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Schizophrenia - Topic Overview

How is schizophrenia diagnosed?

Your doctor will ask you questions about your health and about any odd experiences you may have had, such as hearing voices or having confusing thoughts. You will have a physical exam. Your doctor also may suggest tests, such as blood tests or imaging tests, to see if your symptoms may be caused by another health problem.

How is it treated?

Medicines help your symptoms, and counseling and therapy help you change how you think about things and deal with the illness. Treatment may last a long time.

When you have your symptoms under control, you are in recovery. Recovery usually is a lifelong process. In the recovery process, you learn to cope with your symptoms and challenges, find and meet your goals, and get the support you need. Your recovery depends upon a partnership between you, your doctors, and others who are important in your life.

People who have schizophrenia often stop treatment. This may be because they don't understand that they have an illness or because the medicines cause side effects. When treatment stops, symptoms usually come back (relapse) or get worse. A relapse might happen right after treatment is stopped or months later. A later relapse makes it hard to see that stopping the medicine was the cause. During a relapse, some people who have schizophrenia may need to spend time in a hospital.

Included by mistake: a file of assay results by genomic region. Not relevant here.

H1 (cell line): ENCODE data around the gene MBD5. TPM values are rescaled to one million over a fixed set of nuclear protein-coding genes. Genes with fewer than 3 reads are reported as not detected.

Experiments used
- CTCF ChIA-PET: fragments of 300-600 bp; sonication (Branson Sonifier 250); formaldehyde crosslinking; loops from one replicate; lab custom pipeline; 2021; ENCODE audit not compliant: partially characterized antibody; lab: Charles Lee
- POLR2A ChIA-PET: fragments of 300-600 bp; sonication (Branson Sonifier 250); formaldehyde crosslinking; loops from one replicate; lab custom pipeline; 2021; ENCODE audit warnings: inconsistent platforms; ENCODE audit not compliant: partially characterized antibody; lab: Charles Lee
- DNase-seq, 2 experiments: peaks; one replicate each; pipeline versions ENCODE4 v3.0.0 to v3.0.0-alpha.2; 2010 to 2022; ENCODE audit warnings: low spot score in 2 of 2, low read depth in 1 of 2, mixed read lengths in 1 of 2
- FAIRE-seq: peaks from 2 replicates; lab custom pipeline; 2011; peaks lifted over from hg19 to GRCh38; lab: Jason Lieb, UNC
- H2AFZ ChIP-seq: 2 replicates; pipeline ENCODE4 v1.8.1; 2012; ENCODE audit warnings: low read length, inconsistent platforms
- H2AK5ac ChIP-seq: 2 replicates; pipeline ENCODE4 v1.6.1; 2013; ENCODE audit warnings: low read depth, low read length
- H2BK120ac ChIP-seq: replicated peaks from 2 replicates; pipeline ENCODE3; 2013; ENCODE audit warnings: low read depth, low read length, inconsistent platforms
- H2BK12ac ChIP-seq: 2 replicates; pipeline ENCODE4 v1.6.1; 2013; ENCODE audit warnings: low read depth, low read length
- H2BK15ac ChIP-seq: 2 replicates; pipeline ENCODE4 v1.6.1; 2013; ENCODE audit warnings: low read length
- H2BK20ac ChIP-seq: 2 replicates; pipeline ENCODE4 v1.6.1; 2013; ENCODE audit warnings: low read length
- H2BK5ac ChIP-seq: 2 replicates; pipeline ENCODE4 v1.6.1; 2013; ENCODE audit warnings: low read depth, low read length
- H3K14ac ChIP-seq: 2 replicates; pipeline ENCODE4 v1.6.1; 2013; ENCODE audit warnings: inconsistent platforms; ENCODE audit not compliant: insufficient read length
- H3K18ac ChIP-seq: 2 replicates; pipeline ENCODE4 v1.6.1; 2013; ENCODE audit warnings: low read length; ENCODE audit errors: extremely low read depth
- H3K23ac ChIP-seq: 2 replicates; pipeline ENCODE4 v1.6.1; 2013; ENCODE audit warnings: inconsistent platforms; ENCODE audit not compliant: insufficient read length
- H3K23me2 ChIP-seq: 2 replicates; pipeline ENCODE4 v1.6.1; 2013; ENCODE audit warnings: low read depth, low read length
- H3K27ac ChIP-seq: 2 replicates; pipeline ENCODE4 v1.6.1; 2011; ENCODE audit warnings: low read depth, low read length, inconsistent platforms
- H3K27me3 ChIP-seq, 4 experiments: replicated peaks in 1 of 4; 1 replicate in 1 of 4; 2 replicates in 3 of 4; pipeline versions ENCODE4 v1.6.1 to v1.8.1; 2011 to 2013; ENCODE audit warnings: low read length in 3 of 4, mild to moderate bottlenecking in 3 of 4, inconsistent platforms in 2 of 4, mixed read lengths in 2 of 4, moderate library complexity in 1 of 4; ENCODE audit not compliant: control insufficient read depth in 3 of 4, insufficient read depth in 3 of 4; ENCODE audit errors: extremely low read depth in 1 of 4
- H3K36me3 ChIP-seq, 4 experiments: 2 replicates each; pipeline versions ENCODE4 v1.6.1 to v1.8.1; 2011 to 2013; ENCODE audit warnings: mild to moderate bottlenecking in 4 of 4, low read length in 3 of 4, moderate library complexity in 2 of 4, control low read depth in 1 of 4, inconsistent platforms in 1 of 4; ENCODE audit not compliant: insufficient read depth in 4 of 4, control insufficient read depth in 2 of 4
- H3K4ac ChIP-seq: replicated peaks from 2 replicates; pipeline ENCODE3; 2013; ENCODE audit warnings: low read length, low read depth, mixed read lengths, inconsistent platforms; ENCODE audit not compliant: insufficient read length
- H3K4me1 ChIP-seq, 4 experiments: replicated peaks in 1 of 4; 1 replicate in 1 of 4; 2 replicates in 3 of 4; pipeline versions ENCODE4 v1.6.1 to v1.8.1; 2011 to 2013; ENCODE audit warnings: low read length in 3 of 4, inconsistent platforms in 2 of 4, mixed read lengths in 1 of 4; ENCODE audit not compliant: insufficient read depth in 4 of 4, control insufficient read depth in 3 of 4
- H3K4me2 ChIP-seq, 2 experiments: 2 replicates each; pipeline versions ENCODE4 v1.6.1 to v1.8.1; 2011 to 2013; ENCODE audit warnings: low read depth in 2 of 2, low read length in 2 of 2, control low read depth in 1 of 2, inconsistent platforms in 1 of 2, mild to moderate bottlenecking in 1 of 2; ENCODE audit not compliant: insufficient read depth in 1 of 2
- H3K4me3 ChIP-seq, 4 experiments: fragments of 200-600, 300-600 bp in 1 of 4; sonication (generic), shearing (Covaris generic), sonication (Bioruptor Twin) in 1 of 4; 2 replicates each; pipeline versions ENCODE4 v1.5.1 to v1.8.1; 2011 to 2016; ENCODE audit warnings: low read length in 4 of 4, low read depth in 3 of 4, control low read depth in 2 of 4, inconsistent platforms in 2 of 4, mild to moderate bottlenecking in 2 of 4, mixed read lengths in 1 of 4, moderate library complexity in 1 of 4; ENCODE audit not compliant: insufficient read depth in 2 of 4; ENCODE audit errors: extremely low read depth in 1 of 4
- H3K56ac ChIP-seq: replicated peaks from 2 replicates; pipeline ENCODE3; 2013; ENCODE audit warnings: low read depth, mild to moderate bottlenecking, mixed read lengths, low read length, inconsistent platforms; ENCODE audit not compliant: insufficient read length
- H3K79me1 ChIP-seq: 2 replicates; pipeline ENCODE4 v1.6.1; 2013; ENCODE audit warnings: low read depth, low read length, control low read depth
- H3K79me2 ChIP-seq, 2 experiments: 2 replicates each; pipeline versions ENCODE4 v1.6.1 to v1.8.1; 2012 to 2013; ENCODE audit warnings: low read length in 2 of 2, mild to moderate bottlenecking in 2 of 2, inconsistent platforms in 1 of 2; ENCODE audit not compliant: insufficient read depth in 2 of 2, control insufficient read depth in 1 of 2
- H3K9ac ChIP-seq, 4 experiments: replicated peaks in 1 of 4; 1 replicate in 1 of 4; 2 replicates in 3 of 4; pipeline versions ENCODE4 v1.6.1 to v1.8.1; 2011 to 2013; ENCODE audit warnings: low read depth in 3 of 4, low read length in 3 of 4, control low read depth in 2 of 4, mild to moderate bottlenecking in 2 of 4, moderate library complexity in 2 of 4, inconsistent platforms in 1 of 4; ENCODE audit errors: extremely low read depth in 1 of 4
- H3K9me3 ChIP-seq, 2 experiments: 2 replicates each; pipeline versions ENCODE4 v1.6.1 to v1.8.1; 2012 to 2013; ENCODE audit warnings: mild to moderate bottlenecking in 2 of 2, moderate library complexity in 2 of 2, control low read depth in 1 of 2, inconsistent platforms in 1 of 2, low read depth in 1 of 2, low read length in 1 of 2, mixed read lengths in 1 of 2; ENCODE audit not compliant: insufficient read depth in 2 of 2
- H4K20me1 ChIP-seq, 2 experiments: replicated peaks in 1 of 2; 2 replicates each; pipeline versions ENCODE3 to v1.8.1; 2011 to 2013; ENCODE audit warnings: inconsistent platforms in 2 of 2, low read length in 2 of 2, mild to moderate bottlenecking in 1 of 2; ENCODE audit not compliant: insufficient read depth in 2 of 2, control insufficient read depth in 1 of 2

How can family and friends help?

Having schizophrenia can be a scary experience, and knowing that someone you love has this illness changes your life. Show love, and learn as much as you can about the illness. Understand that the behavior you may see is caused by the illness and is not the person you love.

If you think that someone you love has schizophrenia, help that person get to a doctor. The sooner the illness is diagnosed and the person begins treatment, the more successful treatment and recovery may be.

You can help by talking to your loved one and helping him or her continue treatment. You also can help your loved one deal with fear and other feelings about the illness and with the negative attitudes that some people have toward schizophrenia.


WebMD Medical Reference from Healthwise

Last Updated: August 31, 2012
This information is not intended to replace the advice of a doctor. Healthwise disclaims any liability for the decisions you make based on this information.
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